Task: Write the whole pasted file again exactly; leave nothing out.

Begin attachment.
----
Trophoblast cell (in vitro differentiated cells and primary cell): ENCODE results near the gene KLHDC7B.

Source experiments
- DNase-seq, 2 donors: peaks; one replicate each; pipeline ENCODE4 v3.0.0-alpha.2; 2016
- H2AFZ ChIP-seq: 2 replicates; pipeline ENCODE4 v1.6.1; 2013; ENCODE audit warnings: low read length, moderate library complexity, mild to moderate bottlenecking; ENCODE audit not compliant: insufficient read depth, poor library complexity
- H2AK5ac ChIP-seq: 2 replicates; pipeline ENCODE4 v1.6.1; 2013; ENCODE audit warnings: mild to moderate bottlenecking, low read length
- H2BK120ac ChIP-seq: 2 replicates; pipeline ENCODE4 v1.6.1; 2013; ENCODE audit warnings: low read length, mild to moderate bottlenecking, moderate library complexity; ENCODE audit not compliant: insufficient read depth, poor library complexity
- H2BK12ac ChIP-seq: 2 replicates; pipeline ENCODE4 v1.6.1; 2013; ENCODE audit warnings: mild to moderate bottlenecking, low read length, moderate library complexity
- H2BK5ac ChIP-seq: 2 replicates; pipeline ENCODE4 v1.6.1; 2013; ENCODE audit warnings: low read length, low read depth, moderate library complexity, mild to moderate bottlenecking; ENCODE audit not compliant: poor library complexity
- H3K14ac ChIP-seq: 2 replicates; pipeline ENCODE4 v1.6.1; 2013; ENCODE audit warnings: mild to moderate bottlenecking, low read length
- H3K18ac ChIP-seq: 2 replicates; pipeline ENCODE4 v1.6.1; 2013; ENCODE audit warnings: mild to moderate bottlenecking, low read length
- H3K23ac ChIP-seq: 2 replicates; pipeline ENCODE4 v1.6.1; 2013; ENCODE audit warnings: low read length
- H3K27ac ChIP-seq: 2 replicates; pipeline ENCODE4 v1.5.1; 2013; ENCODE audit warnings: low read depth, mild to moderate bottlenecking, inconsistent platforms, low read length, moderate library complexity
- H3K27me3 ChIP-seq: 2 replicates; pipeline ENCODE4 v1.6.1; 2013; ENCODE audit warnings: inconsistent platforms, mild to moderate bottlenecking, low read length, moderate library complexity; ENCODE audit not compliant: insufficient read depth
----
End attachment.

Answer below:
Trophoblast cell (in vitro differentiated cells and primary cell): ENCODE results near the gene KLHDC7B.

Source experiments
- DNase-seq, 2 donors: peaks; one replicate each; pipeline ENCODE4 v3.0.0-alpha.2; 2016
- H2AFZ ChIP-seq: 2 replicates; pipeline ENCODE4 v1.6.1; 2013; ENCODE audit warnings: low read length, moderate library complexity, mild to moderate bottlenecking; ENCODE audit not compliant: insufficient read depth, poor library complexity
- H2AK5ac ChIP-seq: 2 replicates; pipeline ENCODE4 v1.6.1; 2013; ENCODE audit warnings: mild to moderate bottlenecking, low read length
- H2BK120ac ChIP-seq: 2 replicates; pipeline ENCODE4 v1.6.1; 2013; ENCODE audit warnings: low read length, mild to moderate bottlenecking, moderate library complexity; ENCODE audit not compliant: insufficient read depth, poor library complexity
- H2BK12ac ChIP-seq: 2 replicates; pipeline ENCODE4 v1.6.1; 2013; ENCODE audit warnings: mild to moderate bottlenecking, low read length, moderate library complexity
- H2BK5ac ChIP-seq: 2 replicates; pipeline ENCODE4 v1.6.1; 2013; ENCODE audit warnings: low read length, low read depth, moderate library complexity, mild to moderate bottlenecking; ENCODE audit not compliant: poor library complexity
- H3K14ac ChIP-seq: 2 replicates; pipeline ENCODE4 v1.6.1; 2013; ENCODE audit warnings: mild to moderate bottlenecking, low read length
- H3K18ac ChIP-seq: 2 replicates; pipeline ENCODE4 v1.6.1; 2013; ENCODE audit warnings: mild to moderate bottlenecking, low read length
- H3K23ac ChIP-seq: 2 replicates; pipeline ENCODE4 v1.6.1; 2013; ENCODE audit warnings: low read length
- H3K27ac ChIP-seq: 2 replicates; pipeline ENCODE4 v1.5.1; 2013; ENCODE audit warnings: low read depth, mild to moderate bottlenecking, inconsistent platforms, low read length, moderate library complexity
- H3K27me3 ChIP-seq: 2 replicates; pipeline ENCODE4 v1.6.1; 2013; ENCODE audit warnings: inconsistent platforms, mild to moderate bottlenecking, low read length, moderate library complexity; ENCODE audit not compliant: insufficient read depth